Jul 19, 2021
Translated from Lutte Ouvrière (Workers’ Struggle), the newspaper of the revolutionary workers’ group active in France.
South Africa has been rocked since July 10 by protests that became riots. The army was called in to reinforce the police. The crackdown has already left more than 70 dead.
The struggle between two clans within the ruling ANC party was the trigger. Several years ago, current President Cyril Ramaphosa and his supporters dismissed their rivals, grouped around former President Jacob Zuma, who was charged with corruption. He had to give way to Ramaphosa in 2018, before the end of his term. For two years, he refused to respond to summons from the courts, which eventually sentenced him to 15 months in prison for contempt.
After Zuma’s arrest, pro-Zuma protests began in KwaZulu-Natal province. The highway that connects the port of Durban to the country’s economic capital, Johannesburg, was cut off. The turmoil then changed in nature, reaching Johannesburg and especially the poor and densely populated suburbs surrounding the city. Riots led to the looting of businesses, including of food.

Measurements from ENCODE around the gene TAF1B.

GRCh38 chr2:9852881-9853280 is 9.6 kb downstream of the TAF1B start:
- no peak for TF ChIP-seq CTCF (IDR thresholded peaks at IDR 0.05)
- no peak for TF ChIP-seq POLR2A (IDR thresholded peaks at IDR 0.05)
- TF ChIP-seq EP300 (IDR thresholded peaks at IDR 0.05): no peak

These old townships like Soweto are where the black population had to live during the days of the racist apartheid regime. They still hold concentrated poverty. The problems of the population of this country, one of the most unequal on the planet, are particularly acute.
A bourgeois minority, traditionally white but admitting a few rich blacks after the ANC came to power in 1994, monopolizes all the wealth. But at the other pole of society, poverty is concentrated. Thus 90% of black households cannot afford medical insurance. Unemployment rose in 2020 and has since remained officially at 32%. More than 7.2 million workers are unemployed. The lack of Covid vaccines has further accentuated this unsteady social situation, which has led to the current outbreak of revolt. The pro-Zuma unrest was only the trigger.
Before coming to power, the ANC represented a political hope for the black working class. It no longer offers any prospect for those whom poverty drives to revolt.